When Bydon et al
. reviewed the surgical management of 966 spinal synovial cysts (1970–2009) in 82 studies, 96.2% were in the lumbar (75.4% at the L4–L5 level), 2.6% in the cervical, and 1.2% were in the thoracic spine.[3
Although CT studies more readily diagnose lumbar stenosis and ossification of the yellow ligament (OYL) associated with synovial cysts, MR studies better delineate the severity and extent of the cysts themselves [Figures –].
Figure 5 The axial non-contrast lumbar CT scan demonstrates marked congenital stenosis accompanied by superior facet hypertrophy. Note that air (hypodense) within the facet joints is indicative of instability. With such severe spinal stenosis, epidural steroid (more ...)
In Pirotte et al
.'s series of 46 consecutive patients (1990 and 2001), CT documented cysts in 19 of 30 cases, while MR documented all 30 cysts.[18
] Cysts predominated at the L4–L5 level (61%) and were accompanied by disc degeneration/spondylosis in 54% of cases.
Liu et al
. observed that CT scans could document cysts adjoining facet joint capsules, but noted that MR revealed more specific information [Figures –].[14
] On short TR/TE, MR images revealed slightly hyperintense (3 cases) or isointense (1 case) cysts, while long TR/TE showed hyperintensities (2 cases) or hypointensities (others).[14
] Furthermore, hypointense signals surrounding cysts often indicated rim calcification better confirmed on CT.
MR can additionally differentiate between the hyperintense signals characteristic of fluid within synovial cysts and focal hypointense signals typical of hypertrophy and/or ossification of the yellow ligament [Figures –].[11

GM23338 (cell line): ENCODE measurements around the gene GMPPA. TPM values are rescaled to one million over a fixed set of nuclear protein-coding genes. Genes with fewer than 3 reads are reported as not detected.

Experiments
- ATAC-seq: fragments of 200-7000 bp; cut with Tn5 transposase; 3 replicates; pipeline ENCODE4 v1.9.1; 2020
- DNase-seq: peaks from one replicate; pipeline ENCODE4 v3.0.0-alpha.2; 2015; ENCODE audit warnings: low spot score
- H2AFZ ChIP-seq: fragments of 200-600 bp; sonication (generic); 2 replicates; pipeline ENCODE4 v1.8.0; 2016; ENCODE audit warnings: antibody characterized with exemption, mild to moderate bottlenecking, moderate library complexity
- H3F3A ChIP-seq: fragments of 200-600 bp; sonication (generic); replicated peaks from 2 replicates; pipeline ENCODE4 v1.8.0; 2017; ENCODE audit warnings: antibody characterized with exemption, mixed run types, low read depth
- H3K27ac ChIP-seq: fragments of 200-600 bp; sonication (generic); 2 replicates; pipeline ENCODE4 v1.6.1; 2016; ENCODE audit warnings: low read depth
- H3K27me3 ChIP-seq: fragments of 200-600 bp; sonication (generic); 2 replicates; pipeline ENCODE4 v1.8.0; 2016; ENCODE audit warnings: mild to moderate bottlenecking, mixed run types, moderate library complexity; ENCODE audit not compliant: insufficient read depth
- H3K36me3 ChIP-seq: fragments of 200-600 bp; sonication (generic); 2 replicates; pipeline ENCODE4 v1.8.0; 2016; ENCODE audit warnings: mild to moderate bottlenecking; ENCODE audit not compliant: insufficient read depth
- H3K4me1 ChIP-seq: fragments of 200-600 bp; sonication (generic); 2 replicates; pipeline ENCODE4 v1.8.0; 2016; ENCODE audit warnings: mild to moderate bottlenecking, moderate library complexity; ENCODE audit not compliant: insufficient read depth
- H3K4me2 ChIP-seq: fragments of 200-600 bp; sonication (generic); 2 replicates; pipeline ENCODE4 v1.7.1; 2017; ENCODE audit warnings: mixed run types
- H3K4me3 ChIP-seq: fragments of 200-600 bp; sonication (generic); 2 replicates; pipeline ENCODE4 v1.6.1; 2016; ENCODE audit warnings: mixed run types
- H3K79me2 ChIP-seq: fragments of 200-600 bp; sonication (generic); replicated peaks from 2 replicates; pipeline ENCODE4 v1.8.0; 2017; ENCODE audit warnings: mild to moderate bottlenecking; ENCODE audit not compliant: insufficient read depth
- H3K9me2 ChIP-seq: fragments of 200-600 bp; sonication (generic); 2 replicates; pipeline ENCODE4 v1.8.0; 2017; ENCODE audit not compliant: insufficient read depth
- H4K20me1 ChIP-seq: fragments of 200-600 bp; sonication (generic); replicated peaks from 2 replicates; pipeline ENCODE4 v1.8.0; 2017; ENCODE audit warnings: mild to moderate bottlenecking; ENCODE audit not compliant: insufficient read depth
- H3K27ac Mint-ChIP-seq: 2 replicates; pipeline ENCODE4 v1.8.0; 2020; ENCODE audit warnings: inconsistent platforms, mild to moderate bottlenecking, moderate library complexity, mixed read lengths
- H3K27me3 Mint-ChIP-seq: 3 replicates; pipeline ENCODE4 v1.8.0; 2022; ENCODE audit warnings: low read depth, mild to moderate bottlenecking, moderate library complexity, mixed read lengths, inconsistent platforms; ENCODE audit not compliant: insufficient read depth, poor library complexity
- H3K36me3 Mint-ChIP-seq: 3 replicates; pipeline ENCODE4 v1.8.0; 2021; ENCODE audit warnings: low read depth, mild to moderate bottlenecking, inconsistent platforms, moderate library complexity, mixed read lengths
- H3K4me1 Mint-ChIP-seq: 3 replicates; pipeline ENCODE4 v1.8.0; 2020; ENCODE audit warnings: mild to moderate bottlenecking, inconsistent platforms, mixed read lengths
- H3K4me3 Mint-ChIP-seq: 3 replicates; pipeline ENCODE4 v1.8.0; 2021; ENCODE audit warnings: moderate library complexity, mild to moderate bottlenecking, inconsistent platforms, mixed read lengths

] Unfortunately, MR scans cannot readily distinguish between the more frequently encountered gelatinous (non-aspirable) versus the rarer serosanguinous (more readily aspirated) cysts.[11
MR studies further demonstrate the large, thick, fibrous, and often calcified capsules surrounding the fluid within the synovial cysts, which are predominantly responsible for the majority of neural/dural compression and neurological dysfunction [Figures –]. Moreover, enhanced MR studies document dense adhesions between the overlying cyst capsules and the underlying dura and nerve roots, the cephalad/foraminally exiting and the caudad/lateral recess exiting nerve roots . For example, a synovial cyst at the L4–L5 level typically contributes to dural compression along with both cephalad L4 and caudad L5 nerve root compromise.
Figure 4 On the axial T1-weighted MR image, congenital lumbar stenosis is exaggerated by the presence of ossification of the yellow ligament (hypointense) resulting in marked bilateral, dorsolateral thecal sac compression. Additionally, fluid is seen in both facet (more ...)
Figure 11 Following excision of an L4–L5 massive left-sided synovial cyst extending to the L3–L4 level, this intraoperative photograph reveals the freed superiorly and foraminally exiting L4 nerve root (open arrow), and the decompressed thecal sac (more ...)
Some patients with synovial cysts exhibit no active Grade I slip (25% or less of the vertebral body width), while others exhibit instability associated with degenerative spondylolisthesis. In particular, older patients with marked degenerative changes of the facet joints accompanied by bony osteophytic bridging across facet joints and/or vertebrae on dynamic X-rays, and/or CT studies, without active motion, may not warrant fusion.
MR-documented increased fluid in the facet joints is highly correlated with degenerative spondylolisthesis and synovial cyst degeneration, and may indicate instability . Alicioglu and Sut noted that facet joint osteoarthritis was present in 30 patients with denegerative spondylolisthesis, and that synovial joint effusions occurred in 24 patients with synovial cysts.[2
] Tillich et al. documented instability in 11 (61%) of 18 patients with synovial cysts, 6 of whom also demonstrated degenerative spondylolisthesis.[25